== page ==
Memorializing Deir Yassin
by Steven Salaita
April 10, 2003
I try sometimes to see it through her eyes. She was only twelve, never knowing in the morning of April 9 that she would be an orphan by the afternoon. It is important that we see it through her eyes. If we manage such a daunting feat, then we will begin to understand the horrors Palestinians suffered in 1948.
She was in Deir Yassin when the Irgun and Lehi arrived before dawn. I imagine that she twirled her thick, black curls as her eyes betrayed the anxiety she felt at the sounds of war surrounding her. It probably didn't take her long to realize that terrorists were killing her neighbors. The stink of sweat and blood must have enveloped her, a fetid sensual phenomenon symbolic of her passage into adulthood as a displaced Palestinian.
She was one of the few to survive. She hid with her family when soldiers barged into her home, but they were discovered and dragged outside with the rest of the captives. Her brother was shot first. When her mother, who was breastfeeding at the time, covered him, she, too, was shot. The rest of the people were lined against a wall. Most were murdered at point-blank range.
Another young girl recalled watching a terrorist carve the stomach of a dead woman nine months pregnant. Another discussed her father's maroon-stained face as she helped other children, held at gunpoint, dump his corpse in a shallow mass grave. Another remembered cowering underneath four aunts who were stabbed to death. Her future memory also was marked by the sensation of ubiquitous mourning.
Scholars now dispute how many civilians were slaughtered in Deir Yassin on April 9, 1948. But nobody, except the most amnesiac propagandists, denies that there was an unprovoked mass murder. Traditionally, historians have estimated that anywhere from 200-300 people were killed, although recent estimates suggest that 90-150 is a more accurate number.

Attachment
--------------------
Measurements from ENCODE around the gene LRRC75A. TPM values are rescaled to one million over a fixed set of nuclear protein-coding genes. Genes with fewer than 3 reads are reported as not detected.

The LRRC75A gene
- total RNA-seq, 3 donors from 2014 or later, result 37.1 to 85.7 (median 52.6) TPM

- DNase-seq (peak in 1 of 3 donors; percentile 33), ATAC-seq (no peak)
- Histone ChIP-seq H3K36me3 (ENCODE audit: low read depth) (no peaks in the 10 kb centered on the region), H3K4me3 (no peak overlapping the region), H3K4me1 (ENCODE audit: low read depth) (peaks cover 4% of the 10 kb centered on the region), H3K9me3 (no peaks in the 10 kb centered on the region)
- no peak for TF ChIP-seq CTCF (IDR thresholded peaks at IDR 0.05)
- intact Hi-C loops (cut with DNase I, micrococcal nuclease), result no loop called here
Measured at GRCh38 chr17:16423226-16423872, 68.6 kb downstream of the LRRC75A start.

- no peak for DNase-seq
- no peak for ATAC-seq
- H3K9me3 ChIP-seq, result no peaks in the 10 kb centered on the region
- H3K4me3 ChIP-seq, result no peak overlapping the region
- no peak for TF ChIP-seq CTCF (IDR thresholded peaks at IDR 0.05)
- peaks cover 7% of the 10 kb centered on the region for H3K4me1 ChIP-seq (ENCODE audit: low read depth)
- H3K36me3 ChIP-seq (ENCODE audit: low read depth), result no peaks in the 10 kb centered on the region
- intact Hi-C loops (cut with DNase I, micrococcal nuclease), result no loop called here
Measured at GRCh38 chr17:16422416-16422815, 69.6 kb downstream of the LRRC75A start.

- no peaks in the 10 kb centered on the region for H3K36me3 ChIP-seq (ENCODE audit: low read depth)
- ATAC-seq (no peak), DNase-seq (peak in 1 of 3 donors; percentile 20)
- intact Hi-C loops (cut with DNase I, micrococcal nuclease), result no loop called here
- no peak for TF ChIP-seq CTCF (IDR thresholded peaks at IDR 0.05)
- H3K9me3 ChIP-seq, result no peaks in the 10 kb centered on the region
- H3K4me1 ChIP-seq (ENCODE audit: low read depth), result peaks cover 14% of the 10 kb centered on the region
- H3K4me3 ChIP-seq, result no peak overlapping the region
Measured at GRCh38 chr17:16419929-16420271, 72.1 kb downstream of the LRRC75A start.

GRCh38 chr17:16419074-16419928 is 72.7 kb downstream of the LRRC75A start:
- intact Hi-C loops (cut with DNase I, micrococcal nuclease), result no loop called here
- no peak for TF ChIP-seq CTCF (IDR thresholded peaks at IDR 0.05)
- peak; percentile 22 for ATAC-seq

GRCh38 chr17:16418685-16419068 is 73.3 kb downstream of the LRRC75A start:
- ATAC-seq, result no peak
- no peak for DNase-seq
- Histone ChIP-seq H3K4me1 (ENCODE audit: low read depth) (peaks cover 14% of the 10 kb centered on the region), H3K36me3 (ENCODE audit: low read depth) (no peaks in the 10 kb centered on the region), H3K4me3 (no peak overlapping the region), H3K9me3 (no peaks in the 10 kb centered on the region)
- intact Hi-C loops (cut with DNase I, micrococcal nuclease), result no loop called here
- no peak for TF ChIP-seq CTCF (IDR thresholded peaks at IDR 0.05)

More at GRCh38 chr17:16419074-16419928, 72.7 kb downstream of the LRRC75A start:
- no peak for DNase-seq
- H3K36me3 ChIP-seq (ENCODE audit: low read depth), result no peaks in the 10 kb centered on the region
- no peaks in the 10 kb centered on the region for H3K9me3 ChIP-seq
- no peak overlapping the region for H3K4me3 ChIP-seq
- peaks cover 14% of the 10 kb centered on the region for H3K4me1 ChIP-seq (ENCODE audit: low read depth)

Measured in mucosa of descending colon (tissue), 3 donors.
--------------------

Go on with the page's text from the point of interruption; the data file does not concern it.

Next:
And yet, in the end, numbers don't matter. The murdered civilians were not statistics, nor was Deir Yassin an equation. It was a village with living, breathing humans, many of whom were murdered and piled in mass graves. Now it is a memory with an Israeli mental institution in its stead and not even a signpost to mark its pivotal role in Palestinian and Jewish history.
Most important, though, Deir Yassin is now a symbol. It emblematizes, as the international coalition Deir Yassin Remembered suggests, "the truth about Palestinians as victims of Zionism." Deir Yassin Remembered, whose Board of Advisors includes Hanan Ashrawi, Sherna Berger Gluck, Edward Said, Rachelle Marshall, Ilan Pappe, Muna Nashashibi, and Norman Finkelstein, further notes that "For too long [Palestinian] history has been denied and this denial has only served to further oppress and deliberately dehumanize Palestinians inside Israel, inside the occupied territories, and outside in their diaspora."
Deir Yassin Remembered "was founded to do justice to the victims of the Deir Yassin massacre," whose ordeal never has been acknowledged by the Israeli government, much less memorialized. Most immediately, the coalition hopes to construct a memorial at the massacre site, but, more broadly, wishes "to eliminate prejudice against Palestinians and to promote the human side of a people who have been the victims of Zionist colonization of their land and of the apartheid conditions under which they now live." Presumably, if Israel reaches the point where it actually permits the construction of a memorial, it will have done so only when there is real coexistence between Arab and Jew in the Holy Land.
I approach this sort of project with a great sense of personal involvement. My maternal grandmother is from the nearby village of Ein Kerem; it was the fear generated by the Deir Yassin massacre that prompted the surrounding population to flee. They never would be allowed to return. The whole of West Jerusalem would become part of the State of Israel, and the Palestinians would remain stateless for over 55 years.